http://www.sussex.ac.uk/wellbeing/safety/sexualassault/helpandsupport to contact your residential advisor, the security team or residential support team in terms of people available on campus. You might note that residential advisors are also students. Perhaps ahead of you by a year or more in university terms, but certainly not trained professionals, equipped to deal with such a sensitive situation. Many other resources are signposted including The Samaritans, The Saturn Centre or the Police. Not having trained and sufficiently equipped people (or even one person) in place to respond at times like this is concerning at the least and arguably negligent at worst. Whilst I am not ignorant of budget considerations, amongst so many other variables involved in institutional structures, it is a choice that remains difficult to defend. Their comment on this is as follows: “Students can get professional support on campus any time day or night for a sexual assault regardless of whether you wish the police to be involved or not, or need to time to decide. Just phone Security on 01273 873333 (3333 from an internal phone) and ask to speak to a Residential Life Manager about this. Alternatively, you can ask a Residential Life Connector to get in touch with one for you. During the day, you can speak to a Student Life Advisor – who are all trained to respond to disclosures of sexual violence.” Nonetheless, the Campus Security are not described here as trained in any way to deal with trauma. But, hey, if you call the next day the Student Life advisors are! Sit tight!
In terms of long term issues within the university, the Student Union has a selection of officers, each designated different areas within which to communicate and represent student needs. While the SU is separate from the University, their full time officers include people working in sports, societies, student living, sustainability and more. While these are important, the officers who are responsible for areas concerning Womens welfare, LGBTQ+ students, BAME students and Trans & Non-binary students are all part time and listed without a manifesto (https://sussexstudent.com/about-us/officers), the positions that one might assume could have or have had a capacity for responding in the event of sexual violence. The history of women’s welfare officers at UK universities is a troubling and sad negation of resources in and of itself.
The University also offers six free counselling sessions to those referred by the Student Life Centre, but possibly due to the ever present budget restrictions there is a limited amount of space and huge waiting list. The same is true of the Brighton and Hove sexual trauma services such as Rape Crisis or Survivor’s Network. Considering this, you’d think it might be a top priority issue to introduce stronger methods of education on campus surrounding consent. Rather a student founded group ‘Under the Sheets’ is attempting to implement consent workshops for societies and students, as well as disseminating important information. Other students are embarking on various similar projects or surveys also. Sad, really, that the students feel the need to protect themselves in ways the adults owing them a duty of care should be.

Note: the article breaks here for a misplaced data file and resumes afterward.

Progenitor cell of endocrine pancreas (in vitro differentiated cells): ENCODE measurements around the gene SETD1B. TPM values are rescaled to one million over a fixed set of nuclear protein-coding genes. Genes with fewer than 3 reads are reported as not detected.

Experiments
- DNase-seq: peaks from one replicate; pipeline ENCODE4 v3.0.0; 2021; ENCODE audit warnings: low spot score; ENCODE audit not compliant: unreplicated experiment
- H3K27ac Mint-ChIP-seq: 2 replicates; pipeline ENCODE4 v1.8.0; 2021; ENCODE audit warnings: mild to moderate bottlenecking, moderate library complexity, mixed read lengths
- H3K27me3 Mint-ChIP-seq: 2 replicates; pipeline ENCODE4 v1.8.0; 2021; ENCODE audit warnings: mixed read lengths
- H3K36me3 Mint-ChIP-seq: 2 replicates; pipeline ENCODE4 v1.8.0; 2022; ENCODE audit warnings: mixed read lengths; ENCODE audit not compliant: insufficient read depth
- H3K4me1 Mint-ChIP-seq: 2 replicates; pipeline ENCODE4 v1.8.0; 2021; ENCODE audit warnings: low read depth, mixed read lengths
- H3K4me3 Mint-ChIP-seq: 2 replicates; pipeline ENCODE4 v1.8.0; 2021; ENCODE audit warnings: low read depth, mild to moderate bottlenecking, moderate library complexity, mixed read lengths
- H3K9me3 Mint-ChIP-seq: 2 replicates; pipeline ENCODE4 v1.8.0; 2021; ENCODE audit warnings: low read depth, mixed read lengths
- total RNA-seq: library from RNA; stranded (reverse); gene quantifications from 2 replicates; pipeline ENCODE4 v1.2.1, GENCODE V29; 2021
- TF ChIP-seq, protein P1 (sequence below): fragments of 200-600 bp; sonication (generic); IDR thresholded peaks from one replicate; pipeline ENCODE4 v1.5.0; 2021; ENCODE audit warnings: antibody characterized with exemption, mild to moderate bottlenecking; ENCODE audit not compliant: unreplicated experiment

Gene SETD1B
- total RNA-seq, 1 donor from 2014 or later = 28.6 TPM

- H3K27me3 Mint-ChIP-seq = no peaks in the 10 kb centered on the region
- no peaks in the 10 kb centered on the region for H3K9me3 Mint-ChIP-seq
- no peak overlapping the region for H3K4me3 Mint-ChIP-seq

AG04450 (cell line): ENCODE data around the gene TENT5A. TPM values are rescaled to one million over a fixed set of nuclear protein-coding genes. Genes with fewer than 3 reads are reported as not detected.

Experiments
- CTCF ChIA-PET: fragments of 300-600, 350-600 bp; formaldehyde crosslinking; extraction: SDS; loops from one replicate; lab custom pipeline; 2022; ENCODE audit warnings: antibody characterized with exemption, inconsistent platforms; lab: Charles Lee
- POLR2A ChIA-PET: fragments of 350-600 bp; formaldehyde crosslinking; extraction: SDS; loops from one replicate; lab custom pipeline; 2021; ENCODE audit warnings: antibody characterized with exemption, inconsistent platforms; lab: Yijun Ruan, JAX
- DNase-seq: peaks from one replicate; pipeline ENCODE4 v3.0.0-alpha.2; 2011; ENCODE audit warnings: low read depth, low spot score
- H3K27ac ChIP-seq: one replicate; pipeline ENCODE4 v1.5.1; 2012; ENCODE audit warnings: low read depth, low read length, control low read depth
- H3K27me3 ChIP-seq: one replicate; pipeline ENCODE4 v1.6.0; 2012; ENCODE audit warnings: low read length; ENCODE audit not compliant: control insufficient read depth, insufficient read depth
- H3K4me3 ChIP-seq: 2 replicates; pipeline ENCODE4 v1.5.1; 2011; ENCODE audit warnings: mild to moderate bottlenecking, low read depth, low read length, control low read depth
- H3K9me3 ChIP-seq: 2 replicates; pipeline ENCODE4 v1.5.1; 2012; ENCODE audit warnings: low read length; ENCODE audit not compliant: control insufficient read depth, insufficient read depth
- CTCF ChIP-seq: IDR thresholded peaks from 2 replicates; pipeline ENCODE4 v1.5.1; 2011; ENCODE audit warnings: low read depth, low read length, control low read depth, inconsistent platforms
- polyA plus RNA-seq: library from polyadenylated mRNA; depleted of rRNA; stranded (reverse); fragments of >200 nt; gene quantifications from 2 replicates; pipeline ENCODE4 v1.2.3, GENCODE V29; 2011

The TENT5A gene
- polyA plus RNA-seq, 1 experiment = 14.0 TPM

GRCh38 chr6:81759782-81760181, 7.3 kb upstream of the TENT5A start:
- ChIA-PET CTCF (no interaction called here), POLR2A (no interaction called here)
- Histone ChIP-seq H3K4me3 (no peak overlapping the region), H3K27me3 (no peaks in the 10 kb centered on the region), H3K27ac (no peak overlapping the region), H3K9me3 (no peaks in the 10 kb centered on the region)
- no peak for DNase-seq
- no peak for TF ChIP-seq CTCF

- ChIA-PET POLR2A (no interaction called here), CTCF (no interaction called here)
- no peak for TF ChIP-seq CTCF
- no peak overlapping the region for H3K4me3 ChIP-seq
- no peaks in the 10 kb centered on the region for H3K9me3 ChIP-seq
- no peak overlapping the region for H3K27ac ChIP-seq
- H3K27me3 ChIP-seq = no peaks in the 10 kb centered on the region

The Student Union was contacted for comment but are yet to respond. The remainder of the University’s comments are as follows: A University of Sussex spokesperson said: “It is extremely important to us that students speak out about sexual misconduct and we strongly encourage them to do so. We are committed to providing a safe and inclusive environment for students, staff and visitors. Sexual misconduct will not be tolerated and we will take action to ensure the safety of everyone in our community. We will always take seriously any report made by a student and will support them through the process. Our staff work with charities such as Survivors’ Network, RISE and Veritas Justice on how to respond to such disclosures and keep students safe. We pay these organisations to provide sexual violence training for staff and they also provide sessions of trauma training. All students are provided with the necessary support and information to enable them to make informed choices about where and how to report if they wish to do so, and they are also signposted to welfare support services both internal and external to the University. The University has a Policy on Definitions of Violence, which provides definitions of different types of violence. In conjunction with this, the University has a Statement on Violence which brings together in one place all of the University’s policies and guidance in relation to the prevention and management of violence. Our policies make clear that we will not tolerate violence or inappropriate behaviour in any part of our University community, and to ensure that students and staff feel fully supported when such situations arise. We are also improving our report and support systems by introducing a new real-time reporting platform to the Student Hub, to identify and prevent harassment and bullying. This includes the ability for students to report racial harassment, sexual violence or domestic violence both anonymously and using their name enabling us to take action under our discipline regulation with the reporting student’s consent to do so. The University provides a pre-registration course, Consent Matters, which delivers up-to-date education on key concepts through a wide range of interactive multimedia activities. The realistic scenarios and peer perspectives that feature throughout the course represent the experiences of diverse student communities.
“The University has also very recently introduced a ‘Report and Support’ tool that will allow students to report an incident of sexual misconduct, domestic violence and hate crime and receive the support that they need. The tool will also allow us to promote and advise students of the pro-active support, sessions and education around this area that we will continue to grow in partnership with students.”